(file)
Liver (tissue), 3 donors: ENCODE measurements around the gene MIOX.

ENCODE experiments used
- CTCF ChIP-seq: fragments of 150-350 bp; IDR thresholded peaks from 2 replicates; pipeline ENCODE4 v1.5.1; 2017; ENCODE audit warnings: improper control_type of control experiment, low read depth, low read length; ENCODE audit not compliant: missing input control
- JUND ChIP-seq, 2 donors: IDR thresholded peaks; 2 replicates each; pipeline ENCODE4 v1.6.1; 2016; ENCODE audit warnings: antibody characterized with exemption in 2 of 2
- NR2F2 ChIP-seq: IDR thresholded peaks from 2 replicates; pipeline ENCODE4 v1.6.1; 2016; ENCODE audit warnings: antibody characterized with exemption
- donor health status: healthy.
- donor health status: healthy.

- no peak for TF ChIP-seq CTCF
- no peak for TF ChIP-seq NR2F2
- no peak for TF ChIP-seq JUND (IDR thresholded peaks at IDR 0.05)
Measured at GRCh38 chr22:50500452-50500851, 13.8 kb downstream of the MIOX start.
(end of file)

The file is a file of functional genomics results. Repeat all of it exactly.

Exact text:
Liver (tissue), 3 donors: ENCODE measurements around the gene MIOX.

ENCODE experiments used
- CTCF ChIP-seq: fragments of 150-350 bp; IDR thresholded peaks from 2 replicates; pipeline ENCODE4 v1.5.1; 2017; ENCODE audit warnings: improper control_type of control experiment, low read depth, low read length; ENCODE audit not compliant: missing input control
- JUND ChIP-seq, 2 donors: IDR thresholded peaks; 2 replicates each; pipeline ENCODE4 v1.6.1; 2016; ENCODE audit warnings: antibody characterized with exemption in 2 of 2
- NR2F2 ChIP-seq: IDR thresholded peaks from 2 replicates; pipeline ENCODE4 v1.6.1; 2016; ENCODE audit warnings: antibody characterized with exemption
- donor health status: healthy.
- donor health status: healthy.

- no peak for TF ChIP-seq CTCF
- no peak for TF ChIP-seq NR2F2
- no peak for TF ChIP-seq JUND (IDR thresholded peaks at IDR 0.05)
Measured at GRCh38 chr22:50500452-50500851, 13.8 kb downstream of the MIOX start.